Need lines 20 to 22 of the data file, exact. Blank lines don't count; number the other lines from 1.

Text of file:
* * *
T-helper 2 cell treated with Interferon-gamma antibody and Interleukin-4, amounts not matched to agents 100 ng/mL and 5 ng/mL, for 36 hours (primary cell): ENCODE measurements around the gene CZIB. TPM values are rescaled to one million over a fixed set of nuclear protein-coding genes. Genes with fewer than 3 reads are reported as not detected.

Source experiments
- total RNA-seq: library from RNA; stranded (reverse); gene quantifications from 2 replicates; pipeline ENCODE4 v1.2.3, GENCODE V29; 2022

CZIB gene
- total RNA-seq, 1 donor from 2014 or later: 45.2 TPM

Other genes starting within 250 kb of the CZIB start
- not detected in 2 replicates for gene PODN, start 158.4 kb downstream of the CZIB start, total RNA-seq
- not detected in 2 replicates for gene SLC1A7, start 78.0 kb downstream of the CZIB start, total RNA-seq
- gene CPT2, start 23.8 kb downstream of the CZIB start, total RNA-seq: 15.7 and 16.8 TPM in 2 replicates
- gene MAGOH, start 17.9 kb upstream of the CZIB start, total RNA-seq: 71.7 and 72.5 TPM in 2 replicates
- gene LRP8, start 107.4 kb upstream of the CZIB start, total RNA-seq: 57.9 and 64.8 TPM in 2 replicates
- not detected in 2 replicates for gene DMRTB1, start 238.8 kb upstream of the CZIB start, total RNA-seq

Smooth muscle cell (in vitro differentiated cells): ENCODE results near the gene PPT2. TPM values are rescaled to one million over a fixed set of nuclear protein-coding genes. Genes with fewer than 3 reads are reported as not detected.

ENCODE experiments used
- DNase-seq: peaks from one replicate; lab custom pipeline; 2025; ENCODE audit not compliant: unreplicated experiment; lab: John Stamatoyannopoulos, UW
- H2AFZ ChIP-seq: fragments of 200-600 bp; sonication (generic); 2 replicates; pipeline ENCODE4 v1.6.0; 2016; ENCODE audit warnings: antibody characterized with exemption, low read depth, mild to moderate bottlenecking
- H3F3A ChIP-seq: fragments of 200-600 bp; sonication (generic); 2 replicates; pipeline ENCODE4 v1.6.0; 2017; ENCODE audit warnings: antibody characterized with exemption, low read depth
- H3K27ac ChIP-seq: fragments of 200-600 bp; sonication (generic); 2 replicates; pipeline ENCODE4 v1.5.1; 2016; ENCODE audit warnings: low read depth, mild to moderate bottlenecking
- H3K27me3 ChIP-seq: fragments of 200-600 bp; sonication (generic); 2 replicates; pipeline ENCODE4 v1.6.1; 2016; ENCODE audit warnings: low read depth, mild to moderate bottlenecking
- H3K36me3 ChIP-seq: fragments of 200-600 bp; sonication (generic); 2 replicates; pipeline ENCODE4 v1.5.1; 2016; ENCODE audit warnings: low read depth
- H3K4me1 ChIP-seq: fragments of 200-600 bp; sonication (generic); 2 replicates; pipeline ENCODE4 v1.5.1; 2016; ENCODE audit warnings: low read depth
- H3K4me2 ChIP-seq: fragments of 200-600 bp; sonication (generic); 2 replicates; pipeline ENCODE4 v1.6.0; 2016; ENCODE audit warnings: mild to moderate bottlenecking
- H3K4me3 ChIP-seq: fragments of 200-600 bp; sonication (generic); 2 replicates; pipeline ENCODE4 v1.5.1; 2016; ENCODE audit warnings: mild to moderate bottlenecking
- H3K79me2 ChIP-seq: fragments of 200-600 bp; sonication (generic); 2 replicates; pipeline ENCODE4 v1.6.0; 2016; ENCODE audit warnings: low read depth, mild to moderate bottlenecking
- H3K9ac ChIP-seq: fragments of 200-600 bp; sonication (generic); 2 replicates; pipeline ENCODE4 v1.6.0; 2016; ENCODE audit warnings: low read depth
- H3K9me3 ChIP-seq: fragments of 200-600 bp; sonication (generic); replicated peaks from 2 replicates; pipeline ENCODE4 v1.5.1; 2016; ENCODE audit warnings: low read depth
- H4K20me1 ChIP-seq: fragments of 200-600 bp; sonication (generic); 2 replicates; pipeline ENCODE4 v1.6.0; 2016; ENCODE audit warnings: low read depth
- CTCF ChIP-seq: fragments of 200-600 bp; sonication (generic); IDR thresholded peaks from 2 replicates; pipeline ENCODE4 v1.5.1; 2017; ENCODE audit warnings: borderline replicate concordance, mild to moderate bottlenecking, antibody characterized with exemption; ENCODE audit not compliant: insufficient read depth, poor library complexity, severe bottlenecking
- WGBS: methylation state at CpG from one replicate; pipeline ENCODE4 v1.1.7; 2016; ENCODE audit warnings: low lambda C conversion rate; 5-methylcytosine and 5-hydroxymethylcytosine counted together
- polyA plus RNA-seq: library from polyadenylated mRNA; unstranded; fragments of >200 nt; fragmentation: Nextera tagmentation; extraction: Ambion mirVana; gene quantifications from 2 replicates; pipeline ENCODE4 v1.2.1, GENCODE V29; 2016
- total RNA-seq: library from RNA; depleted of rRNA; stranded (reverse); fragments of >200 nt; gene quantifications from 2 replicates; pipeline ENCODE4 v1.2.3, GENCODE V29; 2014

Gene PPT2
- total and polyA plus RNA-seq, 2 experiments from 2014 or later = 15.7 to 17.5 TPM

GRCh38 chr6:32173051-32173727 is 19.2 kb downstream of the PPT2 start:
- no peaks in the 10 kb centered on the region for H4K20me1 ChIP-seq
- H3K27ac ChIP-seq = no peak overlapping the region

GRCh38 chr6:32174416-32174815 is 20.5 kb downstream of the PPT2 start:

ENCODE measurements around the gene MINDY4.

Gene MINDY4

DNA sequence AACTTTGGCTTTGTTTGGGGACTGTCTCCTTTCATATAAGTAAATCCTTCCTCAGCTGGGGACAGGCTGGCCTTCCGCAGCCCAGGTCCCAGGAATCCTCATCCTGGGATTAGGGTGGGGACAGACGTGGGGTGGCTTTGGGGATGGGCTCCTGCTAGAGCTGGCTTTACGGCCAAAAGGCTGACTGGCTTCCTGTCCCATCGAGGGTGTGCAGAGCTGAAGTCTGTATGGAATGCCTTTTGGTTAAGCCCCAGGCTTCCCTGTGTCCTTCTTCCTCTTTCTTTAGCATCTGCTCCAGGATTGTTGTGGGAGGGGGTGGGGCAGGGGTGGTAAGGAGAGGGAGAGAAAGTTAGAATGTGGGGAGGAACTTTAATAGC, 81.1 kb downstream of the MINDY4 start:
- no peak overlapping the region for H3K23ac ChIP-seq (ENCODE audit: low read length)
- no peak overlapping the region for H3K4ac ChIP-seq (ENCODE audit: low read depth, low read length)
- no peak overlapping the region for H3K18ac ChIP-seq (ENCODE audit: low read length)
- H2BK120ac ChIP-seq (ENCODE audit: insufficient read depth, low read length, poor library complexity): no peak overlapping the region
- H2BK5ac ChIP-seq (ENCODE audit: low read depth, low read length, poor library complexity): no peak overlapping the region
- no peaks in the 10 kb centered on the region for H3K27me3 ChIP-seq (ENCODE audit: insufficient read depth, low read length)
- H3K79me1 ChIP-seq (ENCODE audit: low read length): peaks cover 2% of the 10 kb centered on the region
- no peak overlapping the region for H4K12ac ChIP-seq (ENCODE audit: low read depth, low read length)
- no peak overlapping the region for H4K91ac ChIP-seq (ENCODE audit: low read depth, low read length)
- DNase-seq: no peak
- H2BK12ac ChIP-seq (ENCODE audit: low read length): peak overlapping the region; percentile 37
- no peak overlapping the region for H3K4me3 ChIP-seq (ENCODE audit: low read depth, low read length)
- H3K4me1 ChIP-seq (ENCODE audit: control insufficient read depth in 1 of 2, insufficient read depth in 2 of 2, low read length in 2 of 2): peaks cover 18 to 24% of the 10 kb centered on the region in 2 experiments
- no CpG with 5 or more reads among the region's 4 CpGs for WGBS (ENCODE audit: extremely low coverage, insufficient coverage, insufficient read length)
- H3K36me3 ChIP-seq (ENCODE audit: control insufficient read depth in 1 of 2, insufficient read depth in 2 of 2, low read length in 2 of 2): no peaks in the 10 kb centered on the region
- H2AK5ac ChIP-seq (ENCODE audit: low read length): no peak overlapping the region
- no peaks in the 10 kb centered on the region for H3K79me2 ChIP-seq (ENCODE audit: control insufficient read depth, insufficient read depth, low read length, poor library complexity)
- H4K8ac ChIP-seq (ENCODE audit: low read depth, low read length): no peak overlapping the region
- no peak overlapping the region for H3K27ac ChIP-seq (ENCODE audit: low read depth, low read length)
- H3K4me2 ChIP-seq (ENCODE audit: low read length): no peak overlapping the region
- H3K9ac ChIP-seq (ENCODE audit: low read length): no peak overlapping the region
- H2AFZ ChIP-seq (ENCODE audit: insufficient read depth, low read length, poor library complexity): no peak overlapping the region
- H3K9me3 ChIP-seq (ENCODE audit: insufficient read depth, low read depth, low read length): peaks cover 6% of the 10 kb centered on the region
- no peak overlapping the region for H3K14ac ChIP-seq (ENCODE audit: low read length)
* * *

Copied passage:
- H3K36me3 ChIP-seq: fragments of 200-600 bp; sonication (generic); 2 replicates; pipeline ENCODE4 v1.5.1; 2016; ENCODE audit warnings: low read depth
- H3K4me1 ChIP-seq: fragments of 200-600 bp; sonication (generic); 2 replicates; pipeline ENCODE4 v1.5.1; 2016; ENCODE audit warnings: low read depth
- H3K4me2 ChIP-seq: fragments of 200-600 bp; sonication (generic); 2 replicates; pipeline ENCODE4 v1.6.0; 2016; ENCODE audit warnings: mild to moderate bottlenecking